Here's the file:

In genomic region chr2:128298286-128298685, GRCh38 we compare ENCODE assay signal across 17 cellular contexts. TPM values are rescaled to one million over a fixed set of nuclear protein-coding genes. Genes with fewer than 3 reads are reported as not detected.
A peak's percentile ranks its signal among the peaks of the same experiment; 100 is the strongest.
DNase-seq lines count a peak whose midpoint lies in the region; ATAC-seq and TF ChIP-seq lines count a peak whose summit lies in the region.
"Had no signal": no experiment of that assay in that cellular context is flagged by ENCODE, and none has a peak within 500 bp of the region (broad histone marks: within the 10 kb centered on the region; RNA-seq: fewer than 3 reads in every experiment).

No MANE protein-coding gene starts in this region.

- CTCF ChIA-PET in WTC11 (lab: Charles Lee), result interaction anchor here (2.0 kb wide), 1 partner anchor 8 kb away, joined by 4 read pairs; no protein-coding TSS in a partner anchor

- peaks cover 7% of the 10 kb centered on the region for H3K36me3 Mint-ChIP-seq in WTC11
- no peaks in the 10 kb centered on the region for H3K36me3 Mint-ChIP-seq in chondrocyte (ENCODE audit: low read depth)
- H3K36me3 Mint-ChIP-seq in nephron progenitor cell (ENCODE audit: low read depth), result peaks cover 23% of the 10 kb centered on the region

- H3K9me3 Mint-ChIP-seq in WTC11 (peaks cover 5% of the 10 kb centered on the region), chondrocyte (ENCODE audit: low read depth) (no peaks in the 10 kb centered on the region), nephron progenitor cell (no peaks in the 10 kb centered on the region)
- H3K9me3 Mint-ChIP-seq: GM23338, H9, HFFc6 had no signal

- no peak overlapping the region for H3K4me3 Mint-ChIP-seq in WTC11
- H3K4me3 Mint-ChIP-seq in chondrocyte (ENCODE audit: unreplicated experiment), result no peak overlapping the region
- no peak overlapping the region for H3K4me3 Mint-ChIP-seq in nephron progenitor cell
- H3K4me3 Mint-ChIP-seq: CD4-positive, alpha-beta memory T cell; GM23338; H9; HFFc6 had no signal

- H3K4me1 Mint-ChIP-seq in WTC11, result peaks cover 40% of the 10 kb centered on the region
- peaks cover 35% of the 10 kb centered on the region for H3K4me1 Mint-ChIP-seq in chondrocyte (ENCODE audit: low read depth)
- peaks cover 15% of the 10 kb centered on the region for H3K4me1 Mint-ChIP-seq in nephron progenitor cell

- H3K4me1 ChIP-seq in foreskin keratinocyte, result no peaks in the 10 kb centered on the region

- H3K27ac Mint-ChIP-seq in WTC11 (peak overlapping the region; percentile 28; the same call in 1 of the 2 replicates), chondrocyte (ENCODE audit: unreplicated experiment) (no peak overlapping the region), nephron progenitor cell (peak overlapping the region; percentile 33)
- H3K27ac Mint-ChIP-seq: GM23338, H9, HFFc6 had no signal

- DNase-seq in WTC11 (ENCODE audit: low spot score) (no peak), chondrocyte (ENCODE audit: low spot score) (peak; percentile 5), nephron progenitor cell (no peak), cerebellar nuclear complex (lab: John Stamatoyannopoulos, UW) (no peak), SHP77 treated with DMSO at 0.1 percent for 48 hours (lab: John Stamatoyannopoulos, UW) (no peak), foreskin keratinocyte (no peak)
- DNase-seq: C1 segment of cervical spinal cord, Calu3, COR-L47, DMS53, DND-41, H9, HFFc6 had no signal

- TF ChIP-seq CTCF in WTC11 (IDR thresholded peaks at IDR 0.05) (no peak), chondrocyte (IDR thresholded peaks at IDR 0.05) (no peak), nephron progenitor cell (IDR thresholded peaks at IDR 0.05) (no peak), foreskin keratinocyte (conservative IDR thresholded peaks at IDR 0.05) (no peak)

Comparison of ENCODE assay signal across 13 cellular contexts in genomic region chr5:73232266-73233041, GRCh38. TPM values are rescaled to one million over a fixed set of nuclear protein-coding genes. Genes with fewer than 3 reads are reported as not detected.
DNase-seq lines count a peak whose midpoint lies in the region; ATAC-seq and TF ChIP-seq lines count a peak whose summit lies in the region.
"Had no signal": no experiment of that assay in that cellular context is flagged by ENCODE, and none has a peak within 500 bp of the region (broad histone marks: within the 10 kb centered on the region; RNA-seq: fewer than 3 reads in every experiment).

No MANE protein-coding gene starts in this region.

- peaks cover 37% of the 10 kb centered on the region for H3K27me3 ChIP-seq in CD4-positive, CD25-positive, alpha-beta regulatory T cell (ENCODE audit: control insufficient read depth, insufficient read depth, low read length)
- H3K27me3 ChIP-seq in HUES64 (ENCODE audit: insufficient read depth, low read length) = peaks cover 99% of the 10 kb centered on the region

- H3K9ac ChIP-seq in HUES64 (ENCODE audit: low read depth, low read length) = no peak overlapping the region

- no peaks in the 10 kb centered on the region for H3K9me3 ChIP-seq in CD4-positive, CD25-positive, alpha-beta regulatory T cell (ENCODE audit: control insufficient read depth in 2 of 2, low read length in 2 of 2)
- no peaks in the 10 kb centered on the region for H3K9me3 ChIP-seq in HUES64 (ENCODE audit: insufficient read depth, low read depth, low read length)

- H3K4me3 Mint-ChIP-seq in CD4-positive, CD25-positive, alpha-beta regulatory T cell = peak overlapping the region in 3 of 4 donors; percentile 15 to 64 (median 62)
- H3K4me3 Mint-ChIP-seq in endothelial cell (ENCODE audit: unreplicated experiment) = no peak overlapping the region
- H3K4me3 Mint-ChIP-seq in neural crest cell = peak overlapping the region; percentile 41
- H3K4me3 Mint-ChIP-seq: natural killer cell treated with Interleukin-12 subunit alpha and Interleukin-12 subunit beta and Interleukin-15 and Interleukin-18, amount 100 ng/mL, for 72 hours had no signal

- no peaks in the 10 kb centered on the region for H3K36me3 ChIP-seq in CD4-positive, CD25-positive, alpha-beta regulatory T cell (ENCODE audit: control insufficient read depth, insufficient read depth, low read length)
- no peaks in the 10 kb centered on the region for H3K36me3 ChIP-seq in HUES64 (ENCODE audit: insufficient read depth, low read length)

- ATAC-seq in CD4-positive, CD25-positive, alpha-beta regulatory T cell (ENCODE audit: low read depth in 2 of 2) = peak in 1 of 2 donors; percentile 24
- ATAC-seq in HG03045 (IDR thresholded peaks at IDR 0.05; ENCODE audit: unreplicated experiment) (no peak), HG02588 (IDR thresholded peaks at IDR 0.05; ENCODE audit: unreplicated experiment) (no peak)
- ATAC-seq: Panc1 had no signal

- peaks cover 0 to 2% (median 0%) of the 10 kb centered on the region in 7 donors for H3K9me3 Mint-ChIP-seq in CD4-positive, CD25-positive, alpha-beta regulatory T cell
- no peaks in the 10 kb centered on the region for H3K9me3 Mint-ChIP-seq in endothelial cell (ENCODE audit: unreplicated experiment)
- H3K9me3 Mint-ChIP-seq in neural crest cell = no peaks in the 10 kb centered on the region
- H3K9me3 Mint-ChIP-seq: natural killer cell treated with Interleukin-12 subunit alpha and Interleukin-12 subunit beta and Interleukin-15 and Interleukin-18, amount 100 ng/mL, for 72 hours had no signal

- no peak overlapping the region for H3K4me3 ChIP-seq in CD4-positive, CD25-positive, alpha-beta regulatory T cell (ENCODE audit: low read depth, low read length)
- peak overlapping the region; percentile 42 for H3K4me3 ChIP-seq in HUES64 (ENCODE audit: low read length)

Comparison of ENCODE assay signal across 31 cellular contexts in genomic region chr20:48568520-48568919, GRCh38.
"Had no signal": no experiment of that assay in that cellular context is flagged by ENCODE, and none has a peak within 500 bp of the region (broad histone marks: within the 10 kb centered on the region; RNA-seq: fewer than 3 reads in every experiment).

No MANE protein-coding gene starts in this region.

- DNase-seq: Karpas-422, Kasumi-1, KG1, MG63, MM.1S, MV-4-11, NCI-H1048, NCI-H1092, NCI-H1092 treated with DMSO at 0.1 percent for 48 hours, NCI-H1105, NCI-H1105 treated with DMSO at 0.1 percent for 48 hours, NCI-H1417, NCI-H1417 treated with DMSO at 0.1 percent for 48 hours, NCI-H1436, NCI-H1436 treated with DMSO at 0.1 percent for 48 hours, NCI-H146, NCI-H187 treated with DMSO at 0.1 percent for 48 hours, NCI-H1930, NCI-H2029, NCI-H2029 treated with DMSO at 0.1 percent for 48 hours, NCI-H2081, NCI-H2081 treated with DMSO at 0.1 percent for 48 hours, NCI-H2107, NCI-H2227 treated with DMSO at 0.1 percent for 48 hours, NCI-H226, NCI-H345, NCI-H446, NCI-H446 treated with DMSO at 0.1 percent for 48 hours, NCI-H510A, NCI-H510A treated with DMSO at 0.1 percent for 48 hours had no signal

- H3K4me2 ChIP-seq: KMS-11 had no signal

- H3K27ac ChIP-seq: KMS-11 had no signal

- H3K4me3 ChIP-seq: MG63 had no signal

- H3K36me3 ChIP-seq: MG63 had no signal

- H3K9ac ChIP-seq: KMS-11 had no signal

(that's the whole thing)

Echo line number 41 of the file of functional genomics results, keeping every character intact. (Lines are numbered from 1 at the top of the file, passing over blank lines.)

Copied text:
- ATAC-seq in HG03045 (IDR thresholded peaks at IDR 0.05; ENCODE audit: unreplicated experiment) (no peak), HG02588 (IDR thresholded peaks at IDR 0.05; ENCODE audit: unreplicated experiment) (no peak)